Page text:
Nonton Film Into the Inferno (2016) Online Subtitle Indonesia is a 2016 documentary film directed by Werner Herzog. In it, Herzog explores active volcanoes from around the world, following volcanologist and co-director Clive Oppenheimer. The film had its world premiere at the Telluride Film Festival on 3 September, 2016 before its debut on Netflix on October 28, 2016.
The film had its world premiere at the Telluride Film Festival on 3 September 2016. The film also screened at the Toronto International Film Festival on 13 September 2016. The film was released on Netflix worldwide on October 28, 2016.
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An exploration of active volcanoes in Indonesia, Iceland, North Korea and Ethiopia, Herzog follows volcanologist and co-director Clive Oppenheimer, who hopes to minimize the volcanoes’ destructive impact. Herzog’s quest? To gain an image of our origins and nature as a species. He finds that the volcano—mysterious, violent, and rapturously beautiful—instructs us that, “there is no single one that is not connected to a belief system.”
The documentary “Into the Inferno” sums itself up in its opening moments. A gliding helicopter shot takes us across the Vanatu Archipelago in the Galapagos, over waves of ground that resemble dried black pudding, until we see a group of tiny figures on the crest of a mountain. The camera draws close to them, eventually peering over their shoulders to reveal what they’re looking at: a gigantic pool of magma. Then comes a succession of long shots of the magma. The film is hypnotized by it.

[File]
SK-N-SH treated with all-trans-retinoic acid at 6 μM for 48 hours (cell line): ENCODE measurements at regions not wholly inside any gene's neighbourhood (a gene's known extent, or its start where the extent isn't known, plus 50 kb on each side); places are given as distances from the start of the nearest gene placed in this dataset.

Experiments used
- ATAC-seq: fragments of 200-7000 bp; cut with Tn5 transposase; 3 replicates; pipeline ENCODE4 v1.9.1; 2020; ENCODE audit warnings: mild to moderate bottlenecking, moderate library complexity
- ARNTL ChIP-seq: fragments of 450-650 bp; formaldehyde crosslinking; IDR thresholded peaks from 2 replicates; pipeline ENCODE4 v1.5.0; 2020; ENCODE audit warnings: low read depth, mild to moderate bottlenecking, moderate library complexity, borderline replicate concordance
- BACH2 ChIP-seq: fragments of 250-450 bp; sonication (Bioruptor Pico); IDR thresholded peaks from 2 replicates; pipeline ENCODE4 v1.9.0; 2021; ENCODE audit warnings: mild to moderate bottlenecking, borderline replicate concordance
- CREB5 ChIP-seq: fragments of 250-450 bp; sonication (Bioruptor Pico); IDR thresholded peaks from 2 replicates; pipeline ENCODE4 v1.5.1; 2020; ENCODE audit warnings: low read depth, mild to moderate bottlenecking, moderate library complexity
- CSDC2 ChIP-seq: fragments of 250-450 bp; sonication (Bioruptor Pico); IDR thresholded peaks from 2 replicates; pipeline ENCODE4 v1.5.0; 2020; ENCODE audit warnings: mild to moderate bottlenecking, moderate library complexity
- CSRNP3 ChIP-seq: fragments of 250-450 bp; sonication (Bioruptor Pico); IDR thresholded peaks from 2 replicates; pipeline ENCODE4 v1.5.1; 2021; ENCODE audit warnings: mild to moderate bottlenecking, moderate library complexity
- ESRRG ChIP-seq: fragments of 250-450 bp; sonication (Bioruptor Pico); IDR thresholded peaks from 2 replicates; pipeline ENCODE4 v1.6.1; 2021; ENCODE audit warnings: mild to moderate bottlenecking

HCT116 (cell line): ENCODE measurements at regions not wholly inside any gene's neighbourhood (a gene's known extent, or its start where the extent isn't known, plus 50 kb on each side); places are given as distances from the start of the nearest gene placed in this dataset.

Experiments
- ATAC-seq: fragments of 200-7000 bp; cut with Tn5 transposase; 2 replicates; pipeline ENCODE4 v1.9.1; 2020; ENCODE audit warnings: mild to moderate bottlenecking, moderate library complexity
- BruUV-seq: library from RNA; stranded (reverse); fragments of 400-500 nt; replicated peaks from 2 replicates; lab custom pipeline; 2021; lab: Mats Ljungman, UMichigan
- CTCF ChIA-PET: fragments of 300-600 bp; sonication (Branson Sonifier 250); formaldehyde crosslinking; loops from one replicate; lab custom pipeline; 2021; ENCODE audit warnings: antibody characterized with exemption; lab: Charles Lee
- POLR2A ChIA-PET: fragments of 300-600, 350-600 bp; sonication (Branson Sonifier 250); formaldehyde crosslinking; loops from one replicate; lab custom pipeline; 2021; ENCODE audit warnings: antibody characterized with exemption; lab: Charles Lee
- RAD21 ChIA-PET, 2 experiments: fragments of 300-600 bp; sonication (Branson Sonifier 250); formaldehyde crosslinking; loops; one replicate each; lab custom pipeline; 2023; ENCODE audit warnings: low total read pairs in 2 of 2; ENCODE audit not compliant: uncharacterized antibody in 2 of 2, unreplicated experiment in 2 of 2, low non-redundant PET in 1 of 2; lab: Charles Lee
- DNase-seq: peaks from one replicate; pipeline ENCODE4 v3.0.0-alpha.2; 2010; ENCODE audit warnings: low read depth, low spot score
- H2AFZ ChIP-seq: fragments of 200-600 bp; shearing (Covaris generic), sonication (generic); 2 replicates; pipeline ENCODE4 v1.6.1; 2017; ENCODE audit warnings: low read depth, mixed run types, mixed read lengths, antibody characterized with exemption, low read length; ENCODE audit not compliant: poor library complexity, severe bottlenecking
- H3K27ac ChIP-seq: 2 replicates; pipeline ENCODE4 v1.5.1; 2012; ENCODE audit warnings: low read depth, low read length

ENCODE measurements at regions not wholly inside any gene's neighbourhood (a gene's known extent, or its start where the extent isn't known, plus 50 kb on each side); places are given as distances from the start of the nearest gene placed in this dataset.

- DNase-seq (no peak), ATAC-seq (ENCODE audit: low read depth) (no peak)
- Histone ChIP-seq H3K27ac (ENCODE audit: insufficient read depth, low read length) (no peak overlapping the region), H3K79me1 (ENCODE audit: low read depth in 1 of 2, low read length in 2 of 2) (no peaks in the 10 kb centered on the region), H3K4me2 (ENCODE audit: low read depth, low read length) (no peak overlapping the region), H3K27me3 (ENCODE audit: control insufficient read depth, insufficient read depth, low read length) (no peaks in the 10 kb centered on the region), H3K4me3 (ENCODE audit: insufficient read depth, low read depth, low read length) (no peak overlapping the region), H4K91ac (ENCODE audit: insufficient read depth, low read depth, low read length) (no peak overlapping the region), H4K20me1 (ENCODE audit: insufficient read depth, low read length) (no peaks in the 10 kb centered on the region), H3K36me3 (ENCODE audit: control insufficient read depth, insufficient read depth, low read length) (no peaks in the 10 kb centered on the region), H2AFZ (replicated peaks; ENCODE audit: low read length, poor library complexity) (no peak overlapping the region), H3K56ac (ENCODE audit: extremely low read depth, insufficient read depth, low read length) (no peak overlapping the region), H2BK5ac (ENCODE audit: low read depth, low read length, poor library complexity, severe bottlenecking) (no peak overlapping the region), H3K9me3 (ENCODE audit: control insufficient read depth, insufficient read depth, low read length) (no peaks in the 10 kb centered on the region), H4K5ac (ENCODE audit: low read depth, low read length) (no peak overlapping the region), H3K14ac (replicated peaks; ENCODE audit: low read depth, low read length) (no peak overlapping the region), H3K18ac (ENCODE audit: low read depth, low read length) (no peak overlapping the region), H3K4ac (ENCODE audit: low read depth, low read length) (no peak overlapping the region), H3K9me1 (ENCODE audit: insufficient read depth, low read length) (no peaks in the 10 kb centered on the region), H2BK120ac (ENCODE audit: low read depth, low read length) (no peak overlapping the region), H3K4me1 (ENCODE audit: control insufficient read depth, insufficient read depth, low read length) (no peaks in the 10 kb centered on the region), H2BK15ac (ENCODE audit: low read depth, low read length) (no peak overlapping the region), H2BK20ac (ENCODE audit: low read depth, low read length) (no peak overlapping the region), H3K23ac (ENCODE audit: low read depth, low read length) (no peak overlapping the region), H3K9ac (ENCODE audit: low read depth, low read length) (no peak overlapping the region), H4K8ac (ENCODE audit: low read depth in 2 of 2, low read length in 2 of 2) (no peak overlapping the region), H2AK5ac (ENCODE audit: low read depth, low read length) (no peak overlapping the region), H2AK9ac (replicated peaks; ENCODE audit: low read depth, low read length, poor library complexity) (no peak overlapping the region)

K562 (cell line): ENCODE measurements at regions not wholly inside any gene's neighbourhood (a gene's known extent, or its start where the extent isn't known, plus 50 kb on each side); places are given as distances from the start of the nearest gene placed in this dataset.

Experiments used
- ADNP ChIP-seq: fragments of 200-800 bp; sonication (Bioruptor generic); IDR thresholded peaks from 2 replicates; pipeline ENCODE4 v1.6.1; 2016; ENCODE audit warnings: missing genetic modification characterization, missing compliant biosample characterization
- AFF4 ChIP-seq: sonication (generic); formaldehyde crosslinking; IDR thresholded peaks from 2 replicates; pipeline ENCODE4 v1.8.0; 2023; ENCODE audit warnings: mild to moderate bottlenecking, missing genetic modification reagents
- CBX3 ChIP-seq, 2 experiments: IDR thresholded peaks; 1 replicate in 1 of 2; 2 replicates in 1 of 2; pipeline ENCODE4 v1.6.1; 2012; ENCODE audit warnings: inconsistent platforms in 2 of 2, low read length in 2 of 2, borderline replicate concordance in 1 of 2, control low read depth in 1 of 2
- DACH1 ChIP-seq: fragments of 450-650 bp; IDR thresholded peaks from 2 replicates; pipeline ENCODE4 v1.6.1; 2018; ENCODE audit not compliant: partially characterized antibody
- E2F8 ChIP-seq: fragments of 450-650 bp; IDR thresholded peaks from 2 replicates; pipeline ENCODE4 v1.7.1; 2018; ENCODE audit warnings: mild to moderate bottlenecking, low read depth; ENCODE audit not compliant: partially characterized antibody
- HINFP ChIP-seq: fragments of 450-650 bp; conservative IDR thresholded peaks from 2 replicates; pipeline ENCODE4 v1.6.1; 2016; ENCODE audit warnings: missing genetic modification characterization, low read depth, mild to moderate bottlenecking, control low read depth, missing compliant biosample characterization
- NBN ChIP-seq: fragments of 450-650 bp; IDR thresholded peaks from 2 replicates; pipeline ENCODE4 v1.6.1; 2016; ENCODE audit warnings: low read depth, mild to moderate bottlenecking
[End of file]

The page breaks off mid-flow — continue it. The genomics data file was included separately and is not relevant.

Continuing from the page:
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So are all of the people profiled in this movie, which is directed by Werner Herzog but credited as “A film by Werner Herzog and Clive Oppenheimer.” Oppenheimer is a Cambridge volcano expert, or volcanologist, a slim man with a kind face and voice. He serves as the on-camera guide for Herzog, interviewing fellow volcanologists as well as people who spend most of their lives living or working near active volcanoes, including a woman who works at a monitoring station and a group of archeologists digging up shards of bone preserved by cooled and hardened lava. (“Every single piece of bone is a keeper,” Herzog intones over footage of a dig site, one of many bits of voice-over that sounds a lot funnier when he says it.